Archive for July, 2013

This study is very interesting. I had no idea that this was so high. regards Ian

Late Recurrence in Melanoma: Clinical Implications of Lost Dormancy

Journal of the American College of Surgeons Volume 217, Issue 1 , Pages 27-34, July 2013


For patients with melanoma, if there has been no recurrence of disease 10 years after initial treatment, additional disease is believed to be very unlikely. However, such late recurrences are known to occur. The frequency of this phenomenon and its clinical significance are not well characterized due to the difficulty in obtaining relevant data. We examined a large, mature, institutional database to evaluate late recurrence.

Study Design

The late recurrence cohort was defined as having a disease-free interval of 10 or more years after potentially curative treatment and was compared with an early recurrence cohort recurring within 3 years. Actuarial late recurrence frequency and factors associated with late recurrence were examined. Post-recurrence overall and melanoma-specific survival and prognostic variables were analyzed.


Among all patients, 408 exhibited late recurrence (mean disease-free interval 15.7 years). For patients who received primary treatment at our institution with 10 or more years follow-up, 327 of 4,731 (6.9%) showed late recurrence. On an actuarial basis, late recurrence rates were 6.8% and 11.3% at 15 and 20 years, respectively, for those with no recurrence at 10 years. Late recurrence was associated with both tumor (thin, non-ulcerated, non-head/neck, node negative) and patient (younger age, less male predominant) characteristics. Multivariate analysis confirmed younger age, thinner and node negative tumors in the late recurrence group. Late recurrences were more likely to be distant, but were associated with better post-recurrence survival on univariate and multivariate analyses.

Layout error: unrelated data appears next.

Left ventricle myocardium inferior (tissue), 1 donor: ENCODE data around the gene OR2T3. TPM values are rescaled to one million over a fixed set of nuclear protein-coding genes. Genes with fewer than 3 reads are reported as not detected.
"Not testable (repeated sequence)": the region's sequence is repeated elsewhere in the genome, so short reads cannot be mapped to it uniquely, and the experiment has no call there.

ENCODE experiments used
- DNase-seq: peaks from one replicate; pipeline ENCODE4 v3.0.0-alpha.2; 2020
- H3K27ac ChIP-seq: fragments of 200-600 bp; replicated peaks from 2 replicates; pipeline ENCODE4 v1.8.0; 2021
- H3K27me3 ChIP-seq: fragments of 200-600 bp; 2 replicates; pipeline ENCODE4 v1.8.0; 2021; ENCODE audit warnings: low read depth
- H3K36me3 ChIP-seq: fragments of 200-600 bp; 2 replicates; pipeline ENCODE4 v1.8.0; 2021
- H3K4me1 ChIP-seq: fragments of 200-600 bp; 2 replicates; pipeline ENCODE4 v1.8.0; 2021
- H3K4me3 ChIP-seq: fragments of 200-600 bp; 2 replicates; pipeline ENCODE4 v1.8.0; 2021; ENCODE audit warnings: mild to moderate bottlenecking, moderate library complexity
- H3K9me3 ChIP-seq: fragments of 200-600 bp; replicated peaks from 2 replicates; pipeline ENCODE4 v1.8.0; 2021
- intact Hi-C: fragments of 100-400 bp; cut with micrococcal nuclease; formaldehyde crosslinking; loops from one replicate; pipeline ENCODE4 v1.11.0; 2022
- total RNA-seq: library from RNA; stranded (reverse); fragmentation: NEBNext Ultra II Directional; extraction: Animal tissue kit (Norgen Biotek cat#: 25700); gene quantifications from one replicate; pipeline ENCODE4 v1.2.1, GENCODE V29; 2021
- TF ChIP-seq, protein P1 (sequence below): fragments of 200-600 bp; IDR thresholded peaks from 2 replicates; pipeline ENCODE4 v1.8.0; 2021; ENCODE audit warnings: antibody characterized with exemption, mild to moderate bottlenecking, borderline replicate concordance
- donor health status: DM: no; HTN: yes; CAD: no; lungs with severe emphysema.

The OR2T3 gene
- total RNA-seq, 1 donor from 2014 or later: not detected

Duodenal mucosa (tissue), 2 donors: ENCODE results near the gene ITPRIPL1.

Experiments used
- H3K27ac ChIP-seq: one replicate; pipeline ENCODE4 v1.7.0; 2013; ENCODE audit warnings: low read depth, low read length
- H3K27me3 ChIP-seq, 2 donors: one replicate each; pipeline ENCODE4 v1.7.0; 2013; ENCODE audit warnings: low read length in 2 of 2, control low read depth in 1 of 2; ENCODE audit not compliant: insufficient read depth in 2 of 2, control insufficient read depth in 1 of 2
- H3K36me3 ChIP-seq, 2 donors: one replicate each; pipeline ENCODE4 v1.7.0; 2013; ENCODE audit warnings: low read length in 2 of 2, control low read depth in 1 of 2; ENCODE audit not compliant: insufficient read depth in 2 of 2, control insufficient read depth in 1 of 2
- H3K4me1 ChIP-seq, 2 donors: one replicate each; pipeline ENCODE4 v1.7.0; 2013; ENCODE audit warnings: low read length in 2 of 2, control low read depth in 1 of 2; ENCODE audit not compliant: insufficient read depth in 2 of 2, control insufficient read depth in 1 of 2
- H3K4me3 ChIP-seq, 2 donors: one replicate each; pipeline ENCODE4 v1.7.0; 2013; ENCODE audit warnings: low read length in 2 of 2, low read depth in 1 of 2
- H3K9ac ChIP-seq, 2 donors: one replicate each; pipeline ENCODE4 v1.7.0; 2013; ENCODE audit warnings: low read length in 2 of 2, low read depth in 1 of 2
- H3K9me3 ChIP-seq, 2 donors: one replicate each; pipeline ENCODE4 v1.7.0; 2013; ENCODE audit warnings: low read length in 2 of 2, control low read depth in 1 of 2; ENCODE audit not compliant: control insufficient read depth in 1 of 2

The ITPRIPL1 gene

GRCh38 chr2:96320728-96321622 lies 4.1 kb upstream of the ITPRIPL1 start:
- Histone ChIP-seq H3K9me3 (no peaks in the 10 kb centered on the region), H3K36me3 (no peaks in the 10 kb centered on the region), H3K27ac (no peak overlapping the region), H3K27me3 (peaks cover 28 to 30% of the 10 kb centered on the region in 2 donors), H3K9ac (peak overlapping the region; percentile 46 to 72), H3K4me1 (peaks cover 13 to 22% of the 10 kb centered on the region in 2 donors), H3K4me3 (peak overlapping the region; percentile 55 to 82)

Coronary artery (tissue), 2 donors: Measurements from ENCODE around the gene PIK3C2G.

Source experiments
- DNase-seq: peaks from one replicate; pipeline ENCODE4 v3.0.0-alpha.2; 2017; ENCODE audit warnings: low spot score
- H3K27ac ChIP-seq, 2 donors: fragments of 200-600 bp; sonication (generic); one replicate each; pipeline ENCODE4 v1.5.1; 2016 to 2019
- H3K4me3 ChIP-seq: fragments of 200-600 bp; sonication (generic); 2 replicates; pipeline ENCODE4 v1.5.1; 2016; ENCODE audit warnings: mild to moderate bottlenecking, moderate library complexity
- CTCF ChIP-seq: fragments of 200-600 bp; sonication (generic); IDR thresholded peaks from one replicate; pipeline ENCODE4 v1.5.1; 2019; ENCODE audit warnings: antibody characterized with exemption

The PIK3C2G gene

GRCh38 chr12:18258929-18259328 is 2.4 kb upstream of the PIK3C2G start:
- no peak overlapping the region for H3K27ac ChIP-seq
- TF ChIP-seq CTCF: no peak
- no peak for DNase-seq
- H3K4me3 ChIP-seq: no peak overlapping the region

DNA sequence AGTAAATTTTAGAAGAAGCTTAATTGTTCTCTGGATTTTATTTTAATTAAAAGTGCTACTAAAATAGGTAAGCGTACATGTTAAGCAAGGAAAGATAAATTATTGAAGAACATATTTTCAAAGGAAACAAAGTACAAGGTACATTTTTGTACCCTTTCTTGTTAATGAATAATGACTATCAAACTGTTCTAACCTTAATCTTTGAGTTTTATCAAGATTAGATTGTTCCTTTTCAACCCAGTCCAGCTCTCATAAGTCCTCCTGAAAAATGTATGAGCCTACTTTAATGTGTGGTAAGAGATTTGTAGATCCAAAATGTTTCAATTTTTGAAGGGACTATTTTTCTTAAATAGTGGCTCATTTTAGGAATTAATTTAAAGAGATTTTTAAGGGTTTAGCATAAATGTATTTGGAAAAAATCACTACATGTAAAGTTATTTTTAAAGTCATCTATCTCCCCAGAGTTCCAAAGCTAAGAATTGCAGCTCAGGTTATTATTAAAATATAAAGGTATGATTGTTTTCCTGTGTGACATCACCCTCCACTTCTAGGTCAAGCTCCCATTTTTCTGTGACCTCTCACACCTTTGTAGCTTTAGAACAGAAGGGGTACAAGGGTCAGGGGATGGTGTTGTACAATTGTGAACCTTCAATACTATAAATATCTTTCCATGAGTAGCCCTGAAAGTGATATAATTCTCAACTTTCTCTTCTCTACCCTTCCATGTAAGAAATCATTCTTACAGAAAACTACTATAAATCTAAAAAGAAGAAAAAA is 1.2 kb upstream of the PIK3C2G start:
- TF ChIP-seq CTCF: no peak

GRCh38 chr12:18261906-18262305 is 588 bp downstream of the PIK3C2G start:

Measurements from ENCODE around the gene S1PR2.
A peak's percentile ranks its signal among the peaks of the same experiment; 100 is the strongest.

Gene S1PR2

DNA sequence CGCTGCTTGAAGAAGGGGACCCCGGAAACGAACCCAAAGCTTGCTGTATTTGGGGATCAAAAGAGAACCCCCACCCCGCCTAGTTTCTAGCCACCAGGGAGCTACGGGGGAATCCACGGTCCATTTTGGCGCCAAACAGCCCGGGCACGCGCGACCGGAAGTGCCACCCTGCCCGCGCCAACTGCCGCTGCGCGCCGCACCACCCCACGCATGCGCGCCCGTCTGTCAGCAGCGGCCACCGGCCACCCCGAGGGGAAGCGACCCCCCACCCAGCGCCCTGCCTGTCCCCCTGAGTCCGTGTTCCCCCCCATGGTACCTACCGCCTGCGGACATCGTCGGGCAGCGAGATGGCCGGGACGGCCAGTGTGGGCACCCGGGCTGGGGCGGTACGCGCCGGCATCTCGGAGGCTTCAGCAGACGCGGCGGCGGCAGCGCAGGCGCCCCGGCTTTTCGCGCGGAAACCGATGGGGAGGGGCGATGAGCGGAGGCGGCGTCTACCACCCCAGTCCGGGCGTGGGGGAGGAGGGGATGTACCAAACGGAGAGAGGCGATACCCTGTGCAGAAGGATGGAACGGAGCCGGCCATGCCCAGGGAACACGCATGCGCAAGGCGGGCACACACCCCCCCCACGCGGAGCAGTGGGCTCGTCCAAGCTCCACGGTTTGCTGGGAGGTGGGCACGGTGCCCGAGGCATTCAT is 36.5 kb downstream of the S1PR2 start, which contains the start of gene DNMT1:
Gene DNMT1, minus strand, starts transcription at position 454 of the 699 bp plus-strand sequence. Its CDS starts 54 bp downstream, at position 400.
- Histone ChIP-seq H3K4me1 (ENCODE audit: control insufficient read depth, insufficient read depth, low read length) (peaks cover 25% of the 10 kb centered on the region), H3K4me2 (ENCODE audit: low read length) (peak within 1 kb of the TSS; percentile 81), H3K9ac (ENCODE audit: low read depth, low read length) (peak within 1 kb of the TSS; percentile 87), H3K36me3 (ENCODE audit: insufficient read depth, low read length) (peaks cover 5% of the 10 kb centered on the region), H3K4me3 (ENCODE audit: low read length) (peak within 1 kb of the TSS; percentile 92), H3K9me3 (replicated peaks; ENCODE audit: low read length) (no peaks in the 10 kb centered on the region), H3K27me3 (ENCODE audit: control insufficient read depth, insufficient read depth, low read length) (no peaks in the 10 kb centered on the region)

Late melanoma recurrence is not rare. It occurs more frequently in certain clinical groups and is associated with improved post-recurrence survival.

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Caffeine intake and risk of basal cell and squamous cell carcinomas of the skin

Hi all


It appears that drinking significant amounts of coffee reduces your risk of skin cancer




Caffeine intake and risk of basal cell and squamous cell carcinomas of the skin in an 11-year prospective study



Caffeine may repair skin damage induced by excessive exposure to ultraviolet light. The purpose of this study was to investigate the association between caffeine intake and incidence of basal cell (BCC) and squamous cell carcinoma (SCC). We also assessed the associations between coffee consumption and incidence of these skin cancers.


Caffeine intake and consumption of coffee were estimated from food frequency questionnaires assessed in 1992, 1994, and 1996 among 1,325 randomly selected adult residents of a subtropical Australian community. All histologically confirmed tumours of BCC and SCC occurring between 1997 and 2007 were recorded. Associations with BCC and SCC were assessed using Poisson and negative binomial regression models and were adjusted for confounders including skin type and indicators of past sun exposure.


There was no association between total caffeine intake and incidence of BCC or SCC. Participants with prior skin cancers, however, had a 25 % lower risk of BCC if they were in the highest tertile of total caffeine intake (equivalent to daily consumption of four cups of regular coffee) compared with the lowest tertile (multivariable RR 0.75; 95 % CI 0.57–0.97, P trend = 0.025). There was no dose–response relationship with SCC. Consumption of neither caffeinated nor decaffeinated coffee was associated with BCC or SCC.


Among people with prior skin cancers, a relatively high caffeine intake may help prevent subsequent BCC development. However, caffeine intake appears not to influence the risk of SCC.